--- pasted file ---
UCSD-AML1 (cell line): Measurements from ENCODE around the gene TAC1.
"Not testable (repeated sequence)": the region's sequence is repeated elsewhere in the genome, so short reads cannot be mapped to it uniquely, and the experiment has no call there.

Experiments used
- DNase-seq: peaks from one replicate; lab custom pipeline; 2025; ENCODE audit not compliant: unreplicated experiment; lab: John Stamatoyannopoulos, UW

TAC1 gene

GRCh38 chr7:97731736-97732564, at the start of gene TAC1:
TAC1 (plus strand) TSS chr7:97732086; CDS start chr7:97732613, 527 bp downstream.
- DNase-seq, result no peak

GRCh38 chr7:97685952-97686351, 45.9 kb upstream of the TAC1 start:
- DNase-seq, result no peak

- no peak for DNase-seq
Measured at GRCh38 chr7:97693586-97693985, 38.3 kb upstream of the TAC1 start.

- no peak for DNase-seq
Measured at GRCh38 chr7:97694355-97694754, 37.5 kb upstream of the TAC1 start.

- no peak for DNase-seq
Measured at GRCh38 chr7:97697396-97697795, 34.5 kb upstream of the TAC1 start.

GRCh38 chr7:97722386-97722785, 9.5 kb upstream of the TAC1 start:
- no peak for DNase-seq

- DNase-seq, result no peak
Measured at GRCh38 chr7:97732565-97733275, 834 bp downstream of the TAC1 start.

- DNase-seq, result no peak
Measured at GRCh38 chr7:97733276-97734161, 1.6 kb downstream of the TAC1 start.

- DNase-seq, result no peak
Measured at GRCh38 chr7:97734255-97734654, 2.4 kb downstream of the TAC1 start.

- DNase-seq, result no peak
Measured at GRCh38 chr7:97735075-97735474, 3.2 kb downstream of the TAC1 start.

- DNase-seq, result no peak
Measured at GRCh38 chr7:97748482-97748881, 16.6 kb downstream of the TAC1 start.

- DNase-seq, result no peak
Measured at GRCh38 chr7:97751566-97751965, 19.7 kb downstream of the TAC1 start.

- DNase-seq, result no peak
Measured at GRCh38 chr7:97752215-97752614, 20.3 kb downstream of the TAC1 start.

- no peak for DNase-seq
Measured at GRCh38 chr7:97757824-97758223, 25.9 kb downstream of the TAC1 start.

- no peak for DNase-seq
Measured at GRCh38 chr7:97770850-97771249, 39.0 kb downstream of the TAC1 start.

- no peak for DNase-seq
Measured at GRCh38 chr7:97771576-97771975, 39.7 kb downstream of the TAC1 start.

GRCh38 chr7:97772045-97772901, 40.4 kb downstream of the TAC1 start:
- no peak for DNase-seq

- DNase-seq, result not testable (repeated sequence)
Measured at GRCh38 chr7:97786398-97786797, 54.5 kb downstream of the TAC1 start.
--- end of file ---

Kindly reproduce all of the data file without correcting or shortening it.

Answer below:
UCSD-AML1 (cell line): Measurements from ENCODE around the gene TAC1.
"Not testable (repeated sequence)": the region's sequence is repeated elsewhere in the genome, so short reads cannot be mapped to it uniquely, and the experiment has no call there.

Experiments used
- DNase-seq: peaks from one replicate; lab custom pipeline; 2025; ENCODE audit not compliant: unreplicated experiment; lab: John Stamatoyannopoulos, UW

TAC1 gene

GRCh38 chr7:97731736-97732564, at the start of gene TAC1:
TAC1 (plus strand) TSS chr7:97732086; CDS start chr7:97732613, 527 bp downstream.
- DNase-seq, result no peak

GRCh38 chr7:97685952-97686351, 45.9 kb upstream of the TAC1 start:
- DNase-seq, result no peak

- no peak for DNase-seq
Measured at GRCh38 chr7:97693586-97693985, 38.3 kb upstream of the TAC1 start.

- no peak for DNase-seq
Measured at GRCh38 chr7:97694355-97694754, 37.5 kb upstream of the TAC1 start.

- no peak for DNase-seq
Measured at GRCh38 chr7:97697396-97697795, 34.5 kb upstream of the TAC1 start.

GRCh38 chr7:97722386-97722785, 9.5 kb upstream of the TAC1 start:
- no peak for DNase-seq

- DNase-seq, result no peak
Measured at GRCh38 chr7:97732565-97733275, 834 bp downstream of the TAC1 start.

- DNase-seq, result no peak
Measured at GRCh38 chr7:97733276-97734161, 1.6 kb downstream of the TAC1 start.

- DNase-seq, result no peak
Measured at GRCh38 chr7:97734255-97734654, 2.4 kb downstream of the TAC1 start.

- DNase-seq, result no peak
Measured at GRCh38 chr7:97735075-97735474, 3.2 kb downstream of the TAC1 start.

- DNase-seq, result no peak
Measured at GRCh38 chr7:97748482-97748881, 16.6 kb downstream of the TAC1 start.

- DNase-seq, result no peak
Measured at GRCh38 chr7:97751566-97751965, 19.7 kb downstream of the TAC1 start.

- DNase-seq, result no peak
Measured at GRCh38 chr7:97752215-97752614, 20.3 kb downstream of the TAC1 start.

- no peak for DNase-seq
Measured at GRCh38 chr7:97757824-97758223, 25.9 kb downstream of the TAC1 start.

- no peak for DNase-seq
Measured at GRCh38 chr7:97770850-97771249, 39.0 kb downstream of the TAC1 start.

- no peak for DNase-seq
Measured at GRCh38 chr7:97771576-97771975, 39.7 kb downstream of the TAC1 start.

GRCh38 chr7:97772045-97772901, 40.4 kb downstream of the TAC1 start:
- no peak for DNase-seq

- DNase-seq, result not testable (repeated sequence)
Measured at GRCh38 chr7:97786398-97786797, 54.5 kb downstream of the TAC1 start.